But just barely, since his tribe lost the most nauseating challenge in Survivor history by just two ounces of saliva-soaked, herpes-infested meat. Yes, we’ve seen this challenge before (Amazon was its first appearance, I believe, and that season is coming to DVD if you want to relive it), but it was different this time. That’s because, in HD and surround sound, it was much, much more disgusting. We saw meat and spit flying, even being spit onto well-placed cameras. The audio was spectacular, which is to say that it sounded pretty much exactly like the sound design on The Walking Dead.

The camera and audio crew deserves an Emmy for that challenge alone. Meanwhile, Probst was having a field day as people helped each other get meet out of their teeth, and since their hands were tied behind their backs, that happened with their mouths. It was an intimate and violent challenge that left people with chipped teeth and Ozzy with a dislocated jaw, or so he said.

Upolu won by two ounces, and their reward, besides meat and vegetables, was their 22 pounds of pre-chewed meat, “spit and all, baby,” Coach said. “Wash off the spit and chow down.” And then spray vomit all over your living room.

Back at camp, Cochran tried to lighten the mood following their loss by telling everyone, “We’re probably going to have oral herpes.” He asked, “Doesn’t everyone have herpes?” and said “you haven’t lived until you’ve had a cold sore.” It was funny, but that humorless dolt Keith told Probst at Tribal Council that it disgusted him.

Keith was super annoying tonight, in no small part because he was shocked by Jim’s suggestion not that they vote off Elyse, but that they not tell Ozzy. Keith said, “How’s Ozzy gonna trust me?” He won’t, and that’s the point, idiot. Ozzy made a pretty fatal move by confessing that, if he was Coach on the other tribe, he’d vote off Albert pre-merge, getting rid of his stronger ally. Jim smartly read that as what Ozzy likely planned to do, and thus planned to vote for Elyse along with Cochran and Dawn.

But while Keith recognized that threat, he wanted to have it both ways, and he managed that: he and Whitney both voted for Dawn, essentially throwing away their votes but still allowing Elyse to be voted off, blindsiding Ozzy. I can’t wait to see how Ozzy reacts to both that and to that cowardly move, because those votes suggest Keith knew but didn’t tell Ozzy. Way to get your ally to trust you. Time to climb into the hammock and make amends.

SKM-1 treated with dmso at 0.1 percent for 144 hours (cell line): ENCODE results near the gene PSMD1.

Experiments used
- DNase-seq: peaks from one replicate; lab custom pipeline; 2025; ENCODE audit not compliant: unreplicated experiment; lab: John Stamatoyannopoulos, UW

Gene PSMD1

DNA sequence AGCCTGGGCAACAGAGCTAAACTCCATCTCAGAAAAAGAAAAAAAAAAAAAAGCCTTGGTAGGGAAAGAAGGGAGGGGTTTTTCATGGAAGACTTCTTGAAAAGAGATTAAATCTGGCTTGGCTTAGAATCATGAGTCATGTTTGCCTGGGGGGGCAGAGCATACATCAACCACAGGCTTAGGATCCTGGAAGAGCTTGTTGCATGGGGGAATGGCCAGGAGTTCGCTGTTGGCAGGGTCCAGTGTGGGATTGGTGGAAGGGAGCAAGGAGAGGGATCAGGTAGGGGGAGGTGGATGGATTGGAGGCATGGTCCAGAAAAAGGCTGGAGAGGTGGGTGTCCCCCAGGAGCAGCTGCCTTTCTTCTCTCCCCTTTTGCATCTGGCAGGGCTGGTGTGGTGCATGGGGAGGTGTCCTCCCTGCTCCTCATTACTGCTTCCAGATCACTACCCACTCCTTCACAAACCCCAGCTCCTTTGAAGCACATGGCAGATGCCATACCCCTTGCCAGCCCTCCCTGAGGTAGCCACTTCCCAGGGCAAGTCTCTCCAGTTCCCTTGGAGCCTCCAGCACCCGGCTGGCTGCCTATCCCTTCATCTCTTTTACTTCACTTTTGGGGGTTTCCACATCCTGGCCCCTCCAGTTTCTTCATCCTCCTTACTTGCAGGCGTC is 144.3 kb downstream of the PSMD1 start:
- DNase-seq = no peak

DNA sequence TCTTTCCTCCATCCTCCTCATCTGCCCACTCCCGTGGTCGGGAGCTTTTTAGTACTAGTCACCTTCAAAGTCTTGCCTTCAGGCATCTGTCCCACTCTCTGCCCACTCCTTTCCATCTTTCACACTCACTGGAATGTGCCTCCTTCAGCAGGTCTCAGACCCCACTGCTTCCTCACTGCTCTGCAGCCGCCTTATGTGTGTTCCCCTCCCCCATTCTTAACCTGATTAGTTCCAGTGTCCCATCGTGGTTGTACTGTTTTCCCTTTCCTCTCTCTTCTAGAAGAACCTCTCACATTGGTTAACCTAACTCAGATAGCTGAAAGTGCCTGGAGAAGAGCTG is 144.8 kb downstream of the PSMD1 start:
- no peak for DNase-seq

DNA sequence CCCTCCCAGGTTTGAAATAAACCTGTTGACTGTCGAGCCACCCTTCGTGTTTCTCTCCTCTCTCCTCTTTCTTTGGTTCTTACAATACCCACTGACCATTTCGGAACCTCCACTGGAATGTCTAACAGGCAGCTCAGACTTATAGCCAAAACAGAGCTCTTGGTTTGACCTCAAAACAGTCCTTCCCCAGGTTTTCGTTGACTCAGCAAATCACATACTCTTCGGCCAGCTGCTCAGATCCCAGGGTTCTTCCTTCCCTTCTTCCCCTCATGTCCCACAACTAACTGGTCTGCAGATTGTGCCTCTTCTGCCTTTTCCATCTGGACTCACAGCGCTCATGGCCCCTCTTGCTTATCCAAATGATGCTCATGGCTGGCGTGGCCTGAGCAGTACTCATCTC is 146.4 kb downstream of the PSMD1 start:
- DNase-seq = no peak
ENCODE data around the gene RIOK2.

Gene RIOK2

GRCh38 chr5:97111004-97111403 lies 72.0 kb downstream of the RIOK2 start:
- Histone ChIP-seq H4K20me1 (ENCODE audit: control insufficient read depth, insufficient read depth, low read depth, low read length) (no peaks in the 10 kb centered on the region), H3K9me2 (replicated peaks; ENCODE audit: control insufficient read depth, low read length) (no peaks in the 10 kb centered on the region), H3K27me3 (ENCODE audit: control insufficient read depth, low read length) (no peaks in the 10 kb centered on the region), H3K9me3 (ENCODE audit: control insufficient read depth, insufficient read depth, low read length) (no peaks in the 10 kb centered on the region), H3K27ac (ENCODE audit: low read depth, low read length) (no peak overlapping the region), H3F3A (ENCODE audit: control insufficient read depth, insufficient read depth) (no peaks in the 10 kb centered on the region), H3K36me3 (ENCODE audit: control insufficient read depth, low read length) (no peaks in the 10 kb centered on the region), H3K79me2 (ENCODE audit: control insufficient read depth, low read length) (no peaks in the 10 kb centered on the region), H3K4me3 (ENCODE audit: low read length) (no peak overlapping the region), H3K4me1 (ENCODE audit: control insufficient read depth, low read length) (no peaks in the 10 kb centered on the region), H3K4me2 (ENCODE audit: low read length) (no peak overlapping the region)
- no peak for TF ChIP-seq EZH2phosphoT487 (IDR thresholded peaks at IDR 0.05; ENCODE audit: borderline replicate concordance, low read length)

Review: Married at First Sight

Marriage At First Sight

In an era of Tinder and Grindr, instant acceptance or dismissal of a potential partner, or instant sex with another body, Married at First Sight offers the thrill of watching strangers deal with the very basics of relationships.

Beyond the headline-grabbing premise, the series has turned out to be a stripped-down, authentic exploration of something very interesting. Read the full review.

about the writer

Andy Dehnart is a journalist who has covered reality television for more than 15 years and created reality blurred in 2000. A member of the Television Critics Association, his writing and criticism about television, culture, and media has appeared on NPR and in Playboy, Buzzfeed, and many other publications. Andy, 36, also directs the journalism program at Stetson University in Florida, where he teaches creative nonfiction and journalism. He has an M.F.A. in nonfiction writing and literature from Bennington College. More about reality blurred and Andy.